Realistically, the Bears are expecting some sort of immediate production out of at least two – and maybe 3 or 4 – of their rookies. While Darnell Mooney, Trevis Gipson, and Kindle Vildor will all get their shots at contributing right out of the gate, there's inarguably more expected from their first two picks, Cole Kmet and Jaylon Johnson. The Adam Shaheen trade all but ensured that Kmet will be one of the Bears' starting tight ends, and Johnson certainly has more than a puncher's chance at taking the CB2 job from Kevin Tolliver. Given the fact that their first game action will be in Week 1, it's not inaccurate to say that the margin for error has never been more slim.
"I think with the rookies, they realize that," Matt Nagy said on Wednesday. "That the one thing that they heard from all of our guest speakers and people coming in who were giving them advice throughout the offseason is that if there’s one time and one season to know the playbook inside and out, it’s 2020. They don’t have preseason games to go out there and make plays and show us a play or two that we see. They don’t have that now and so now they’re going to have to do it in practice."
Nagy emphasized that the plan isn't necessarily to get the most of the rookies, per say, but to instead focus on the best of what they can offer. It'd be a failure on the coaches, he added, if players were "thinking on that field." Without all the benefits of a full-length training camp in their first year, the Bears' coach admitted that initially, it may be difficult to find rookies the opportunities they'd get in a normal year.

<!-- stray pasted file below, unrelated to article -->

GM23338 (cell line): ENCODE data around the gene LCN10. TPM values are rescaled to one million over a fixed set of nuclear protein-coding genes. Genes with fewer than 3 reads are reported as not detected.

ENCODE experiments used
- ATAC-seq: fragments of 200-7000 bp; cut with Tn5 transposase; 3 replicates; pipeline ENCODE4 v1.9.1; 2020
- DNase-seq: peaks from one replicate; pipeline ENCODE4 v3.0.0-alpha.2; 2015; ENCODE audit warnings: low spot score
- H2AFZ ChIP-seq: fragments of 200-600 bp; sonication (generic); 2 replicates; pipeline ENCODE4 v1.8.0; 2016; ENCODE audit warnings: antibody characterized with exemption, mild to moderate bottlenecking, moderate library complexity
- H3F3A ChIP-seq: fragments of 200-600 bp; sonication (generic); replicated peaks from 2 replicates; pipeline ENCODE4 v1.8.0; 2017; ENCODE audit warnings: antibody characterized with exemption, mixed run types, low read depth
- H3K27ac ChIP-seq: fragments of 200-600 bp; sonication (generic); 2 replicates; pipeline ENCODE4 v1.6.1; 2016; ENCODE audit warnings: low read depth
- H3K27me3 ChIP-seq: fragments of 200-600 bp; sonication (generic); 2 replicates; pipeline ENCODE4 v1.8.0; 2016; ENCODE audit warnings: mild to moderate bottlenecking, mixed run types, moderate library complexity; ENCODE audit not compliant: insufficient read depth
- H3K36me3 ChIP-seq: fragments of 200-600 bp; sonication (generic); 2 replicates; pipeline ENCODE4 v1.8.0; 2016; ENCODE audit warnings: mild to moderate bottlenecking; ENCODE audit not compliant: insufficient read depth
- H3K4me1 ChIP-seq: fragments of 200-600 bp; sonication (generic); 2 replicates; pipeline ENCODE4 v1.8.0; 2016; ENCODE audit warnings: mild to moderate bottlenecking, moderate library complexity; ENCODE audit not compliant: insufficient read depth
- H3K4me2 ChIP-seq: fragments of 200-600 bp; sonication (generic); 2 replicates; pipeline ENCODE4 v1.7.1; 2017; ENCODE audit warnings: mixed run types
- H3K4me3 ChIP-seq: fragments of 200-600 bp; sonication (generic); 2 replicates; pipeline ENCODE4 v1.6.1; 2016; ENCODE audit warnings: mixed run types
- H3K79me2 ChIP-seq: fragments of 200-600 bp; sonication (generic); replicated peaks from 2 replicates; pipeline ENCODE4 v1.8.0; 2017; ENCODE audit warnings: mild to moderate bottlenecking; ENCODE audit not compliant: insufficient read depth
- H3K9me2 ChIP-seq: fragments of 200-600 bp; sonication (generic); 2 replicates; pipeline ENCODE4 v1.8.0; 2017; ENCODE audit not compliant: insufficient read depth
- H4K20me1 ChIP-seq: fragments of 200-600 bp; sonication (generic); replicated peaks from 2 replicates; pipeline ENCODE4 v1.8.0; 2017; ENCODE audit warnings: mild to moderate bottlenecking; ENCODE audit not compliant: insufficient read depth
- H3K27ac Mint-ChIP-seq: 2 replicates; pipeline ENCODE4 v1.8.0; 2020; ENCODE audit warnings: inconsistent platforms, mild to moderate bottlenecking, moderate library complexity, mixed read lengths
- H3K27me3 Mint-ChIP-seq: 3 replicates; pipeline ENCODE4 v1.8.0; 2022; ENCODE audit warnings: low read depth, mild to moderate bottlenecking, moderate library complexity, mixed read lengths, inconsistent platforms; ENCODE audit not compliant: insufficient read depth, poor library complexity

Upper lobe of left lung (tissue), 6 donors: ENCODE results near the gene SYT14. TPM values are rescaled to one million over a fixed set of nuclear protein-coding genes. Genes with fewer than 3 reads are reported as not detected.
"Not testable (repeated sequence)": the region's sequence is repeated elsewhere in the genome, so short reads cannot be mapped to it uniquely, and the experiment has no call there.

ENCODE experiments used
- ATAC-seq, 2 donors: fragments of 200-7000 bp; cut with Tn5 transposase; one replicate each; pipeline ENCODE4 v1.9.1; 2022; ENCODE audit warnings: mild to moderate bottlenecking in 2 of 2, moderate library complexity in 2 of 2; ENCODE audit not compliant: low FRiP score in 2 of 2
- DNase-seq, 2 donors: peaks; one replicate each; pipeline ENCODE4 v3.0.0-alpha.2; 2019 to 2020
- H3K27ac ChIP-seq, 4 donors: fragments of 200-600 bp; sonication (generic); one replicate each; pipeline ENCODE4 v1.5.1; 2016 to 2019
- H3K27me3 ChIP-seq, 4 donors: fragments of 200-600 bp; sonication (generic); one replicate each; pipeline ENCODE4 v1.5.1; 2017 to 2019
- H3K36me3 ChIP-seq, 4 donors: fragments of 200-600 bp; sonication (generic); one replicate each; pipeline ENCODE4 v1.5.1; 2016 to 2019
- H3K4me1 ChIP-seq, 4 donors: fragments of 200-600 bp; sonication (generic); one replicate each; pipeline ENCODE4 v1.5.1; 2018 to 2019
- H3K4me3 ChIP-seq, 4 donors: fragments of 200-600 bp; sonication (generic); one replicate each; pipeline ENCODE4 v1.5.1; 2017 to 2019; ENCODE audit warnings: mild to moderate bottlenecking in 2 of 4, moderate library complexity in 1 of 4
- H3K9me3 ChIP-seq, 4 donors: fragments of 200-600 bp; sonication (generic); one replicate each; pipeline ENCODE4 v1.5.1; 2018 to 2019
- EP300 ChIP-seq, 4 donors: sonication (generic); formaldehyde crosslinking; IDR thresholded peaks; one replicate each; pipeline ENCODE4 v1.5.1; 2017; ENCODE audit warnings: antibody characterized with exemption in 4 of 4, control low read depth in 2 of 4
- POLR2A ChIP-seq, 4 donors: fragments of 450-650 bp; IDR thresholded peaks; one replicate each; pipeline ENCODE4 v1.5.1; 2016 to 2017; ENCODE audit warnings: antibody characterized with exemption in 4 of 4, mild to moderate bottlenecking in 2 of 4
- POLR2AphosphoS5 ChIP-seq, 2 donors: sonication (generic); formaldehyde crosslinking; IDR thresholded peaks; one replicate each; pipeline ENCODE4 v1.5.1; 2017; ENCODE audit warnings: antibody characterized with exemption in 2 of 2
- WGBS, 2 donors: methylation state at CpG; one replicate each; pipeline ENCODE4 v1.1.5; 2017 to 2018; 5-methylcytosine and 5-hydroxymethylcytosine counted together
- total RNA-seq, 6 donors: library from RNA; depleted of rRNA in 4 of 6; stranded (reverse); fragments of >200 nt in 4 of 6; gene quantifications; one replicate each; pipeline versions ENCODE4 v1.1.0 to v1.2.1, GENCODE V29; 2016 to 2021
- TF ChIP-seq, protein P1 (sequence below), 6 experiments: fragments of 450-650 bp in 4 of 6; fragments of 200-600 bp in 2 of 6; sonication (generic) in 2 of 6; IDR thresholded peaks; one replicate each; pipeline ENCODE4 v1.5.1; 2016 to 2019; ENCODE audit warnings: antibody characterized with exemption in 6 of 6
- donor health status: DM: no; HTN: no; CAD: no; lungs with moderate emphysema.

"Could be limited reps for some of them," Nagy said. "But we just need to be really good as a coaching staff when practice is over and we come in here to the facility and we start watching practice. It can't just be blowing by these plays and we'll notice it over time. No, every rep is gonna count."
Ultimately, putting the rookies into successful positions right away will test Nagy's (and Pace's) abilities as a talent evaluator. Not only that, but with original roster sizes being downsized from 90 to 80, both lamented that players who would normally make the team may still end up without a roster spot. For whatever it's worth, given all the curveballs they've already been thrown, the 2020 rookie class has apparently impressed those around Halas Hall.
"The one way to handle that is to understand that, again, if you try to do too much or if we paralyze them mentally because we’re giving them too much that they can’t think ... " Nagy said. "... I’ve come away pretty impressed with the way that they’ve taken our Zoom meetings and transferred them to the football field."